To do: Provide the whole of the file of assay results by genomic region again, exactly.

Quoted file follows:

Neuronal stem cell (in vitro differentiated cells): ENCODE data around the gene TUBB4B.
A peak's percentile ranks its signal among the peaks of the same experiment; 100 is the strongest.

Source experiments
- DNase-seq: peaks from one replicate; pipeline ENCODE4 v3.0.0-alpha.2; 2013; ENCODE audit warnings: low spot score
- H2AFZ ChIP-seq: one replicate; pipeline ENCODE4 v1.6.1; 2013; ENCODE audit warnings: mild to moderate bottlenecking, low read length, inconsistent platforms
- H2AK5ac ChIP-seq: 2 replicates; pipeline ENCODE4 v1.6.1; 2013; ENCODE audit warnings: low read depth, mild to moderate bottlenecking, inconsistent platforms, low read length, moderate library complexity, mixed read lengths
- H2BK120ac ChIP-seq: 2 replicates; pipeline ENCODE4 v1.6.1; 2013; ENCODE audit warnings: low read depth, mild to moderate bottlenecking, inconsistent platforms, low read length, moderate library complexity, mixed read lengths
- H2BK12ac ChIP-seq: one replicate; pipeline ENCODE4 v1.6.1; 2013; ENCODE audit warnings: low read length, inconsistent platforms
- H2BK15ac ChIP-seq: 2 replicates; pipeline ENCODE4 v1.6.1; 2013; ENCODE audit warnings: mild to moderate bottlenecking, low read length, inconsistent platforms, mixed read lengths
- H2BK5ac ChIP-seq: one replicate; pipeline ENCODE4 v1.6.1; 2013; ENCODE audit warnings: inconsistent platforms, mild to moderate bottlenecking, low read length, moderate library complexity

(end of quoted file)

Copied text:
Neuronal stem cell (in vitro differentiated cells): ENCODE data around the gene TUBB4B.
A peak's percentile ranks its signal among the peaks of the same experiment; 100 is the strongest.

Source experiments
- DNase-seq: peaks from one replicate; pipeline ENCODE4 v3.0.0-alpha.2; 2013; ENCODE audit warnings: low spot score
- H2AFZ ChIP-seq: one replicate; pipeline ENCODE4 v1.6.1; 2013; ENCODE audit warnings: mild to moderate bottlenecking, low read length, inconsistent platforms
- H2AK5ac ChIP-seq: 2 replicates; pipeline ENCODE4 v1.6.1; 2013; ENCODE audit warnings: low read depth, mild to moderate bottlenecking, inconsistent platforms, low read length, moderate library complexity, mixed read lengths
- H2BK120ac ChIP-seq: 2 replicates; pipeline ENCODE4 v1.6.1; 2013; ENCODE audit warnings: low read depth, mild to moderate bottlenecking, inconsistent platforms, low read length, moderate library complexity, mixed read lengths
- H2BK12ac ChIP-seq: one replicate; pipeline ENCODE4 v1.6.1; 2013; ENCODE audit warnings: low read length, inconsistent platforms
- H2BK15ac ChIP-seq: 2 replicates; pipeline ENCODE4 v1.6.1; 2013; ENCODE audit warnings: mild to moderate bottlenecking, low read length, inconsistent platforms, mixed read lengths
- H2BK5ac ChIP-seq: one replicate; pipeline ENCODE4 v1.6.1; 2013; ENCODE audit warnings: inconsistent platforms, mild to moderate bottlenecking, low read length, moderate library complexity